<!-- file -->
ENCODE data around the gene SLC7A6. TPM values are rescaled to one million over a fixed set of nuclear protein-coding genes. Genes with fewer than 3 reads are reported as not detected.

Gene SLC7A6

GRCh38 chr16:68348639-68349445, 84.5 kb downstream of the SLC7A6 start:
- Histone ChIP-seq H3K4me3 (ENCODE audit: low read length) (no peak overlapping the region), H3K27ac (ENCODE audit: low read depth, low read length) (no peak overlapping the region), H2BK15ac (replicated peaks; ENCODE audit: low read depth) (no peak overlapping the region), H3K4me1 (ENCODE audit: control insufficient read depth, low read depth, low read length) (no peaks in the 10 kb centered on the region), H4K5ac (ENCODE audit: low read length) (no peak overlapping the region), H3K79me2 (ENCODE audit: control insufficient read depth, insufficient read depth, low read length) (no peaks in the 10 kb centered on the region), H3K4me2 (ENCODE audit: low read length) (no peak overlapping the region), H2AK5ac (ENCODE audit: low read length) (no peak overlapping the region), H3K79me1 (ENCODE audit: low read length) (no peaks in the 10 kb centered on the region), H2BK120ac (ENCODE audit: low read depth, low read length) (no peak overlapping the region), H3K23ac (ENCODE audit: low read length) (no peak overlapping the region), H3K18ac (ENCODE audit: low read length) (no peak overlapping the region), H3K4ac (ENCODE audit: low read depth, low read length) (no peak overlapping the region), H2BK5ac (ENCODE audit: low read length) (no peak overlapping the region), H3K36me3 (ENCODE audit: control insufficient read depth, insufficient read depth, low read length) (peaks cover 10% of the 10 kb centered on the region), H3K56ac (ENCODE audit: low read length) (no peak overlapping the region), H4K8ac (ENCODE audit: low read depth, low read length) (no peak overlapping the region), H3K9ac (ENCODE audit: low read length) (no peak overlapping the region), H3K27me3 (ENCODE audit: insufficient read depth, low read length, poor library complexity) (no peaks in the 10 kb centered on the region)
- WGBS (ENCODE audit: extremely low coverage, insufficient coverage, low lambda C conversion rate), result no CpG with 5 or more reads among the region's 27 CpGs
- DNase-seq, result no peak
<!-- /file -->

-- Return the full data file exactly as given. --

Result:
ENCODE data around the gene SLC7A6. TPM values are rescaled to one million over a fixed set of nuclear protein-coding genes. Genes with fewer than 3 reads are reported as not detected.

Gene SLC7A6

GRCh38 chr16:68348639-68349445, 84.5 kb downstream of the SLC7A6 start:
- Histone ChIP-seq H3K4me3 (ENCODE audit: low read length) (no peak overlapping the region), H3K27ac (ENCODE audit: low read depth, low read length) (no peak overlapping the region), H2BK15ac (replicated peaks; ENCODE audit: low read depth) (no peak overlapping the region), H3K4me1 (ENCODE audit: control insufficient read depth, low read depth, low read length) (no peaks in the 10 kb centered on the region), H4K5ac (ENCODE audit: low read length) (no peak overlapping the region), H3K79me2 (ENCODE audit: control insufficient read depth, insufficient read depth, low read length) (no peaks in the 10 kb centered on the region), H3K4me2 (ENCODE audit: low read length) (no peak overlapping the region), H2AK5ac (ENCODE audit: low read length) (no peak overlapping the region), H3K79me1 (ENCODE audit: low read length) (no peaks in the 10 kb centered on the region), H2BK120ac (ENCODE audit: low read depth, low read length) (no peak overlapping the region), H3K23ac (ENCODE audit: low read length) (no peak overlapping the region), H3K18ac (ENCODE audit: low read length) (no peak overlapping the region), H3K4ac (ENCODE audit: low read depth, low read length) (no peak overlapping the region), H2BK5ac (ENCODE audit: low read length) (no peak overlapping the region), H3K36me3 (ENCODE audit: control insufficient read depth, insufficient read depth, low read length) (peaks cover 10% of the 10 kb centered on the region), H3K56ac (ENCODE audit: low read length) (no peak overlapping the region), H4K8ac (ENCODE audit: low read depth, low read length) (no peak overlapping the region), H3K9ac (ENCODE audit: low read length) (no peak overlapping the region), H3K27me3 (ENCODE audit: insufficient read depth, low read length, poor library complexity) (no peaks in the 10 kb centered on the region)
- WGBS (ENCODE audit: extremely low coverage, insufficient coverage, low lambda C conversion rate), result no CpG with 5 or more reads among the region's 27 CpGs
- DNase-seq, result no peak